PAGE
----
In a nut shell, the experts at the Prophetic Traditions have had different opinions in whether Muhammad Ibn Is-haq’s narratives are regarded as being authentic or not. But it is important to know that on the basis of the fundamentals of the science of the Prophetic Traditions, when scholars differ in opinions as to whether a narrator is reliable or not, the idea that his accounts are to be disregarded takes precedence over the counter-idea. It is for this reason that Al-Imamu Al-Daraqutni says: “The Imams have held various opinions about Muhammad bin Is-haq, yet he is not a hujja (his accounts are not worthy as evidence)”. [11]

But Muhammad bin Is-haq has another defect which disqualifies him – deception in the narration of account! On the basis of the measures and laws laid down to study the Prophetic Traditions and Accounts, we learn that an account narrated by a deceitful narrator is not acceptable. But again, deceitful narrators fall into two categories. One includes those who, besides of their being deceitful, are weak because of their poor memory. An account exclusively narrated by such narrator is not acceptable anyway. Another category includes those who have strong memory but have the habit of cheating purposely. The accounts narrated by such narrators are rejected only when they use in their narration any form of words showing that they did not hear the accounts directly from the narrators before them. Among the forms of words which may imply that a narrator did not hear an accounts directly from the narrator before him, is where he uses the Arabic preposition ‘anعن which can be translated as: “From”. Muhammad bin Is-haq, in this account, says:

مُحَمَّدُ بْنُ إِسْحَاقَ عَنْ نَافِعٍ عَنْ ابْنِ عُمَرَ

Muhammad bin Is-haq from Nafi’i from Ibn ‘Umar.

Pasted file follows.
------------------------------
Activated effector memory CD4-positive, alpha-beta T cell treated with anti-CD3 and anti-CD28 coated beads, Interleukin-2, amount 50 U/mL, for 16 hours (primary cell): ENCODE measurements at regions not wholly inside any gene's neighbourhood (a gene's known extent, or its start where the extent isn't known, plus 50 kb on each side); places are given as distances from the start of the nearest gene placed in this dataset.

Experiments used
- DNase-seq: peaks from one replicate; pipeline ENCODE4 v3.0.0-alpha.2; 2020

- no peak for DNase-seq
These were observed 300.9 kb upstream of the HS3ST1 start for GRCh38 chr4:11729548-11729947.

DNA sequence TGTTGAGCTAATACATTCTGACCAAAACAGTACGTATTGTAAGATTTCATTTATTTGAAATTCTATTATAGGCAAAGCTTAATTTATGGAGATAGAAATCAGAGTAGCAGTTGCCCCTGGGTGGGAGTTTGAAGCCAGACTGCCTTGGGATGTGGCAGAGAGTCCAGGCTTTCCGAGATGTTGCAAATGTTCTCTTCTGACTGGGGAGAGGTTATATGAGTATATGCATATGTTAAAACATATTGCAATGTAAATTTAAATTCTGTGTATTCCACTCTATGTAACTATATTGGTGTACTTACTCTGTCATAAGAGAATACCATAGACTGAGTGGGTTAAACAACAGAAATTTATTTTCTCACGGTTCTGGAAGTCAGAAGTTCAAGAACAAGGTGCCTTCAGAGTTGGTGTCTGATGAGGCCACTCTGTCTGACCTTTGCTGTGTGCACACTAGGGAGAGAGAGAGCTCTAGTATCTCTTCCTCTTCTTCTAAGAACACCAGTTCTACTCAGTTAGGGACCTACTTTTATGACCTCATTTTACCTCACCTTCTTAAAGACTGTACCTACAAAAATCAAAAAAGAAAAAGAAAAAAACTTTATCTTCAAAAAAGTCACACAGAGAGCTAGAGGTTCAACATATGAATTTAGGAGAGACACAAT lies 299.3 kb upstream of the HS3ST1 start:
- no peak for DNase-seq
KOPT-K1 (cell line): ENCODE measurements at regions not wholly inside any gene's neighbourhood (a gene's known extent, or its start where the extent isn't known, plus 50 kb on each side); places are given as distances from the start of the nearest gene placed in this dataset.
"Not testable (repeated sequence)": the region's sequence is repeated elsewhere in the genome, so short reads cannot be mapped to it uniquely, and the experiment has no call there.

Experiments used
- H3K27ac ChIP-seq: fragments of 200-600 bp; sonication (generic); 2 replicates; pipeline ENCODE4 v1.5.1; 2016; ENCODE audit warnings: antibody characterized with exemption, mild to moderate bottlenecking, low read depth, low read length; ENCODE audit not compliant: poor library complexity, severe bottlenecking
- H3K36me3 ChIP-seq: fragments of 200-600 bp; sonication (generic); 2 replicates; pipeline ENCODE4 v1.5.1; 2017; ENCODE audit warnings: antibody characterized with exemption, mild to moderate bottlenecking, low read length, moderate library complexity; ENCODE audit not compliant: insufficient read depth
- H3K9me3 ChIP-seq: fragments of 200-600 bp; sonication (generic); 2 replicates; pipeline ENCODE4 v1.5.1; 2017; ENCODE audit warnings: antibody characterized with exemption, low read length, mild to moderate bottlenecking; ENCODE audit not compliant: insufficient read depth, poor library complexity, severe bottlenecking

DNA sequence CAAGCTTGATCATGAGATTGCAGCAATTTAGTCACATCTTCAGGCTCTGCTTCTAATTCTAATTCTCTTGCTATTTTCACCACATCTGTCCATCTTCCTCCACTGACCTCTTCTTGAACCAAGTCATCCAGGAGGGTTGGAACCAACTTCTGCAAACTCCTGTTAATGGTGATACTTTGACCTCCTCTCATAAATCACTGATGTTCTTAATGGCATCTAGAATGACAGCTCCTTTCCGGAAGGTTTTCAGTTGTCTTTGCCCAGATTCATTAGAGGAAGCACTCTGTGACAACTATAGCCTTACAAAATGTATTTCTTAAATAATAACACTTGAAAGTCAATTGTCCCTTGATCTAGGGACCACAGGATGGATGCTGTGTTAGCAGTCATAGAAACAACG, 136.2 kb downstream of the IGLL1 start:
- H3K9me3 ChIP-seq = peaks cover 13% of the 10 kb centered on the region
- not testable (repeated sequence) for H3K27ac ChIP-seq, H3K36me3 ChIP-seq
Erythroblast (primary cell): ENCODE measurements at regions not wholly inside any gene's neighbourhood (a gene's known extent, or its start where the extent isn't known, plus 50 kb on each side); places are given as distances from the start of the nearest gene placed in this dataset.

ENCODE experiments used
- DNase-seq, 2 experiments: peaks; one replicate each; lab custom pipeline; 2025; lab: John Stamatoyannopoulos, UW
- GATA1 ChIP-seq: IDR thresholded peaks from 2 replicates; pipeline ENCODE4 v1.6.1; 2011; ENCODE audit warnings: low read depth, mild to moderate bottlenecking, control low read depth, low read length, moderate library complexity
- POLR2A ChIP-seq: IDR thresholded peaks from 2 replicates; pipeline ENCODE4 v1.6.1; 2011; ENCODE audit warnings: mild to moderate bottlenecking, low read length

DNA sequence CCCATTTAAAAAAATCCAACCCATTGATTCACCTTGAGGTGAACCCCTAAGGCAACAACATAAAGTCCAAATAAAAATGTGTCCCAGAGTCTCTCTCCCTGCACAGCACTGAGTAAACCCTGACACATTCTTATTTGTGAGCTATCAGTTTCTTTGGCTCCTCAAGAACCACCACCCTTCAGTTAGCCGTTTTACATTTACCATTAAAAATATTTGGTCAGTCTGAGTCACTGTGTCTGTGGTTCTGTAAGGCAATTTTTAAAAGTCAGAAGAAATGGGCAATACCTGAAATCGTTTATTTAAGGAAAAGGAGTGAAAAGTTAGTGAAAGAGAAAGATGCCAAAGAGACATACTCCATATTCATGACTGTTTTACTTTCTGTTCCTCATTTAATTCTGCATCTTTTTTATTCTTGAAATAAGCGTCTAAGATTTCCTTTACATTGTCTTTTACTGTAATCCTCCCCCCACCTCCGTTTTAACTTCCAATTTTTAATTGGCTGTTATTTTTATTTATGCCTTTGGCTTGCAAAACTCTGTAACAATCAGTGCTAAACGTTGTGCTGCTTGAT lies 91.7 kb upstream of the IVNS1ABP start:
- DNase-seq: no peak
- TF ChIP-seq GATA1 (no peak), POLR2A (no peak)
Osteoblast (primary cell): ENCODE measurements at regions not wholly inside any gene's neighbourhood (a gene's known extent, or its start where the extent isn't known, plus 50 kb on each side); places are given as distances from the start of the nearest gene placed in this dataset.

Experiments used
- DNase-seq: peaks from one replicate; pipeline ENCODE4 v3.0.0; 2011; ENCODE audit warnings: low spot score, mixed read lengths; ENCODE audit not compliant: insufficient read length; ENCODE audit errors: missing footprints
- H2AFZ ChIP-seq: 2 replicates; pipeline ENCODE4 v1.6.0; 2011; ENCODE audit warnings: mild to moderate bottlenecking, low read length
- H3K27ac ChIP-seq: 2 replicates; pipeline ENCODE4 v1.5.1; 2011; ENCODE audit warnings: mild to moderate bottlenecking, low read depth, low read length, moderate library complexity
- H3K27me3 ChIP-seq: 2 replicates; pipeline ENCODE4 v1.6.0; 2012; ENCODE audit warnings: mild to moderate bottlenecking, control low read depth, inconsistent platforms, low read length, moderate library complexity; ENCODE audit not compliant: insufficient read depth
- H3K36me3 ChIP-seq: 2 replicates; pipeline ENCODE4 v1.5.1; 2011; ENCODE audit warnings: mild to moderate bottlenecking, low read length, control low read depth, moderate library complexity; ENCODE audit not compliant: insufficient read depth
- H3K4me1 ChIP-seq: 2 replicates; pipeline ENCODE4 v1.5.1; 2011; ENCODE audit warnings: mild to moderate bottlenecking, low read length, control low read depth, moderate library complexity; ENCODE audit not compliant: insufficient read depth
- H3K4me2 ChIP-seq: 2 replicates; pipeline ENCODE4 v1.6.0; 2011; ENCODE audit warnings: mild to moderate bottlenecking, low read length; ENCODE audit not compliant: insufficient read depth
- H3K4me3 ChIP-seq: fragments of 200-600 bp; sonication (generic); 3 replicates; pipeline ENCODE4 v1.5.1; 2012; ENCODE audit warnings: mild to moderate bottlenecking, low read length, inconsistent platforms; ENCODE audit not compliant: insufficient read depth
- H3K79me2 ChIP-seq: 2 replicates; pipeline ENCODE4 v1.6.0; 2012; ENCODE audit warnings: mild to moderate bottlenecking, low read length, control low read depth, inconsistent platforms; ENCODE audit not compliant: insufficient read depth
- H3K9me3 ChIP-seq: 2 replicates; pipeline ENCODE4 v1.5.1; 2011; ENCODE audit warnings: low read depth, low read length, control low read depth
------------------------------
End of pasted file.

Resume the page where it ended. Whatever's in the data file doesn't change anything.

An account which has, in its chain of transmitters, an Arabic preposition عن ‘an “From”, is referred to as hadithu mu’an’an. Such account is rejected if narrated by a deceitful narrator, like Muhammad bin Is-haq, because it is possible that he has deleted a weak narrator and mentioned the next narrator, who is reliable, so that the chain of transmitters may look strong, fine and acceptable. In conclusion, therefore, we may say that both narratives attributed to the Sahaba are not authentic – the former has been received from an unknown narrator; the latter has been narrated by unreliable narrator.


The second account discussed herein, has been again narrated by Al-Bayhaqi, Abdul-Razzaq and, according to some researchers, was also narrated by Al-Imamu Malik. But there has been a strong contradiction in its chain of transmitters as well as its texts. This subject will dominate the next article in shaa Allah.


To be continued in Article no. 3.

Juma Al-Mazrui.



[1] – Abdul-Razzaq Al-Musannaf Vol: 7, p. 160, narrative no. 12849.

[2] – Mustafa Hamu Al-Nikah p. 248.

[3] – Ibn Hazm Al-Muhalla Vol. 11, p. 35.

[4] – Al-Bayhaqi Al-Kubra Vol. no. 8, p. 223, tradition no. 17428.

[5] – Al-‘Arabin Ahkamu Al-Qur-an Vol. 3, p. 339.

[6] – Al-Sabuni Rawai’u Al-Bayan Vol. 2, p. 50.

[7] – Ibn Hajar Tahdhibu Al-Tahdhib Vol. 9, p. 38, biography no. 51.

[8] – Op. cit.

[9] – Op. cit.

[10] – Op. cit.

[11] – Ibn Hajar Tahdhibu Al-Tahdhib Vol. 9, p. 40, biography no. 51.